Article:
High court leaves Clinton-era rule intact, turning aside mining industry petition

The Supreme Court won’t hear state, mining and oil industry challenges to regulations issued at the tail end of Bill ClintonWilliam (Bill) Jefferson ClintonObama calls on governments to 'do their part' in increasing global vaccine supply China's emissions now eclipse the developed world — preventing climate protection Trump endorses Glenn Youngkin in Virginia governors race MORE’s presidency that are aimed at protecting wide swaths of national forest lands.

The justices on Monday said they would let stand an appellate decision upholding the so-called roadless rule, which prevents road construction and timber harvesting on 58.5 million acres of National Forest System lands.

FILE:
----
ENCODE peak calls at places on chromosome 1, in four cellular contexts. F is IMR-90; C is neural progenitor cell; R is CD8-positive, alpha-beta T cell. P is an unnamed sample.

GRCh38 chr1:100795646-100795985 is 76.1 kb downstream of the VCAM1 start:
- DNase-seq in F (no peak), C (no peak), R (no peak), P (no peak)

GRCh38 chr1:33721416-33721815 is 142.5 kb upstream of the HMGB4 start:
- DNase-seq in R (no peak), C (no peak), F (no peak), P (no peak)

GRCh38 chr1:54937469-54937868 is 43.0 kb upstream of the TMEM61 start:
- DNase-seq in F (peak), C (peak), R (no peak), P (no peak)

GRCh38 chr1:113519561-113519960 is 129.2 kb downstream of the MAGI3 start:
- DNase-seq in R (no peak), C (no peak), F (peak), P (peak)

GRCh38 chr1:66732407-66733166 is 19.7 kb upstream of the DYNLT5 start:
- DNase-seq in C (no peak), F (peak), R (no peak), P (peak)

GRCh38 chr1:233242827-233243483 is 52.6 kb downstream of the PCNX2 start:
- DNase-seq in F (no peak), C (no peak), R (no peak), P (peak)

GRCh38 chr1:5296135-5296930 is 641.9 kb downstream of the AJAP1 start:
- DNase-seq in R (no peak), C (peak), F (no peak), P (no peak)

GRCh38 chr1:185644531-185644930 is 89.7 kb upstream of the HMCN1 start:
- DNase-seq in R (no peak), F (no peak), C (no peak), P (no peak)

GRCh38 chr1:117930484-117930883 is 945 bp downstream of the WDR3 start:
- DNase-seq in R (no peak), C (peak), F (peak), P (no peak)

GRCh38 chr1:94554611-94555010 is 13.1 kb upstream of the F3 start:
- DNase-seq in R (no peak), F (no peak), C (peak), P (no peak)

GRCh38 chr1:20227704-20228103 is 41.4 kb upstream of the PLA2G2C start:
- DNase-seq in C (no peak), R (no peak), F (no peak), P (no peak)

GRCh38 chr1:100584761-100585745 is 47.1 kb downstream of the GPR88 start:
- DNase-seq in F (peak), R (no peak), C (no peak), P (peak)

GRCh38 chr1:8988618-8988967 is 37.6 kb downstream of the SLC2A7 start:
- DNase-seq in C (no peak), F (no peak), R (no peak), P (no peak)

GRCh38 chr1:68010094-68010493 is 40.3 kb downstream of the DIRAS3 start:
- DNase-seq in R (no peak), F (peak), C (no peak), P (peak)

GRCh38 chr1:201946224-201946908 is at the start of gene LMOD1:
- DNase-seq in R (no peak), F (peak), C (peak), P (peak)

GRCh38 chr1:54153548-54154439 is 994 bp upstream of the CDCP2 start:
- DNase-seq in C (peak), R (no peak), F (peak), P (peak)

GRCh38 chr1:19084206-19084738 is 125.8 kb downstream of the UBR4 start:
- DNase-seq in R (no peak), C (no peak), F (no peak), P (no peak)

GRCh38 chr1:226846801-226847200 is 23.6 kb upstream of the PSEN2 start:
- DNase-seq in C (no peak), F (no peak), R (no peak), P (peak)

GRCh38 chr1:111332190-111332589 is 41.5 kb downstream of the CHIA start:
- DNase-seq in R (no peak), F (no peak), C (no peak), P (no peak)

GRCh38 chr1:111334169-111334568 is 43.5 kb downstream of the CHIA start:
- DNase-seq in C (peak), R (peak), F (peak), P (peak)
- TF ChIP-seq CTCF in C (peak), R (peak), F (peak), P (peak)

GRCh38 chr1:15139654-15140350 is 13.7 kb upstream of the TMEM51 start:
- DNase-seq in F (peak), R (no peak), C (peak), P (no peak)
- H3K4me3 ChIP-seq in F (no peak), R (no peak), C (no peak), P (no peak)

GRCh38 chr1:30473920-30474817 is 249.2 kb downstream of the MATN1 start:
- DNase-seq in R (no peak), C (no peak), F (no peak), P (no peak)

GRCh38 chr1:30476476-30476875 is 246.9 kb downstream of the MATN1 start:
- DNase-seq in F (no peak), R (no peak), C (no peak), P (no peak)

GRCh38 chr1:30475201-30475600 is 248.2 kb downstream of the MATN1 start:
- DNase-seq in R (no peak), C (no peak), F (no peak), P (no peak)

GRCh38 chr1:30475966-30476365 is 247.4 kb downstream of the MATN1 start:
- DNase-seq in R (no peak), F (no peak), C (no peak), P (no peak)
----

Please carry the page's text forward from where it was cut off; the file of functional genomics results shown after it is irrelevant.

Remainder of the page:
The justices without comment turned back petitions from the state of Wyoming and the mining industry challenging the rule, which was finalized in January 2001. Groups including the American Petroleum Institute, which is the oil industry’s main trade group, had joined the effort to win Supreme Court review.

Eight other states had also urged review, according to Bloomberg.

Environmentalists cheered the court’s rejection of challenges to the U.S. Court of Appeals for the 10th Circuit’s decision upholding the rule.

“Today’s announcement by the Supreme Court denying Wyoming’s petition to review the Roadless Area Conservation Rule case is good news for the millions of Americans who have called for safeguarding our nation’s 58 million acres of pristine roadless forest areas for current and future generations,” said Jamie Williams, president of The Wilderness Society, in a statement.